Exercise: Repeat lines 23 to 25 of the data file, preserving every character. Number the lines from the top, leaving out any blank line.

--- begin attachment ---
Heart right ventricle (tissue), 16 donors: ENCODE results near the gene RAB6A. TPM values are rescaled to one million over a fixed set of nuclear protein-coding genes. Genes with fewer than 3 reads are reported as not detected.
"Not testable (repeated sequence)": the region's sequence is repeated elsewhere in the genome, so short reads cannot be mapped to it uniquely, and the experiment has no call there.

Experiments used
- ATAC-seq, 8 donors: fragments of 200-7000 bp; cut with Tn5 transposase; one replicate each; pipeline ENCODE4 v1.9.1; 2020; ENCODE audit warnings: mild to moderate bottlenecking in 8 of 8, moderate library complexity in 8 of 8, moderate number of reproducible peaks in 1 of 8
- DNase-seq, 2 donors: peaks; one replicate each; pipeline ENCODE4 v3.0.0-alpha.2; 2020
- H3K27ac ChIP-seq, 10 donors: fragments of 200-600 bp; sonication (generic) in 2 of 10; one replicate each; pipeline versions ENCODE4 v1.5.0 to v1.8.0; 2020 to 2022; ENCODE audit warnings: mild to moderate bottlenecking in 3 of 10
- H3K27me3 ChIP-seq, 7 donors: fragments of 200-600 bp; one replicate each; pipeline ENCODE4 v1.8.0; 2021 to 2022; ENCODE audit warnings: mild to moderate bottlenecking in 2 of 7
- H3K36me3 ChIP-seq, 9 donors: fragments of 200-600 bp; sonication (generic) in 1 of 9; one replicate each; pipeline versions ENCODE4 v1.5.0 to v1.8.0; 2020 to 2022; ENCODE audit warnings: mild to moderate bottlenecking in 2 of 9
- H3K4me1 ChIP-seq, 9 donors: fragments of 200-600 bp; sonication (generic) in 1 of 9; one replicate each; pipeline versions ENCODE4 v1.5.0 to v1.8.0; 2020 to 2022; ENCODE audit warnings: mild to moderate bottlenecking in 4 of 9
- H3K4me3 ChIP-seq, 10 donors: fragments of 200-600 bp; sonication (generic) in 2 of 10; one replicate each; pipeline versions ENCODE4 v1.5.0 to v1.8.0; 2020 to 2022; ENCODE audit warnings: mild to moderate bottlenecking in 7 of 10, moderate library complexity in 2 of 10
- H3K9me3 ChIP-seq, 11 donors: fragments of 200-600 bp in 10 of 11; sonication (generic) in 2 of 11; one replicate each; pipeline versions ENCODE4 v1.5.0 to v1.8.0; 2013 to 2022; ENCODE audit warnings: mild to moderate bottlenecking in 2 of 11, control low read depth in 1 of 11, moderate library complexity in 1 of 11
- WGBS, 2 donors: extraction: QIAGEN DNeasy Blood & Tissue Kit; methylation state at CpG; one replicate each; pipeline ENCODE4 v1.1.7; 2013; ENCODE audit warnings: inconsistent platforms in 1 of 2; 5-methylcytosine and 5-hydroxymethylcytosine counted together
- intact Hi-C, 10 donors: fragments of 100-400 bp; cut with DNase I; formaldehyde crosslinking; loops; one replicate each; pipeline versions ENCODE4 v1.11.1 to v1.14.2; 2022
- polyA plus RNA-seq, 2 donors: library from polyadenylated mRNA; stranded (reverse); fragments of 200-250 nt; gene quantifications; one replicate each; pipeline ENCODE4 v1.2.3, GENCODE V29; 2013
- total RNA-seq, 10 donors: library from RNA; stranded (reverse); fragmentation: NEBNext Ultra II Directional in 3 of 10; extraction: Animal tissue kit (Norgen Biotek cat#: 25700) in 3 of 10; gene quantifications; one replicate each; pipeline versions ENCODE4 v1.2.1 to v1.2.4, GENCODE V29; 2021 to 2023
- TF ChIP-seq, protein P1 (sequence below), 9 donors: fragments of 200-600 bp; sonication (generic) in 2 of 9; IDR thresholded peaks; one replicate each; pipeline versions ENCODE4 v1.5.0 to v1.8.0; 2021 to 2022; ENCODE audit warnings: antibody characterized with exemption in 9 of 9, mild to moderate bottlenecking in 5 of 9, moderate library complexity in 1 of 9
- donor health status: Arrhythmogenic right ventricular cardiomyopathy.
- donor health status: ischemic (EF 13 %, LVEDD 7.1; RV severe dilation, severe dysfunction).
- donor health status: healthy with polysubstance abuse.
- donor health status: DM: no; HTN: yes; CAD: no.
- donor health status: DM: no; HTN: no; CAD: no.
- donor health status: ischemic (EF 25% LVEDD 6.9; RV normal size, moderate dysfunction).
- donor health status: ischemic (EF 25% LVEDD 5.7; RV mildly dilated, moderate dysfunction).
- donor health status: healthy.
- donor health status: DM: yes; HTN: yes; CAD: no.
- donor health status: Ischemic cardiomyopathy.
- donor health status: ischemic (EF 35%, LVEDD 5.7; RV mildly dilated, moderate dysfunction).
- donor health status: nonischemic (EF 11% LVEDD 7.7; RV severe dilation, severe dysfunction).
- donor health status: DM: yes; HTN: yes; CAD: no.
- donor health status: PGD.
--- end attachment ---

- donor health status: ischemic (EF 25% LVEDD 5.7; RV mildly dilated, moderate dysfunction).
- donor health status: healthy.
- donor health status: DM: yes; HTN: yes; CAD: no.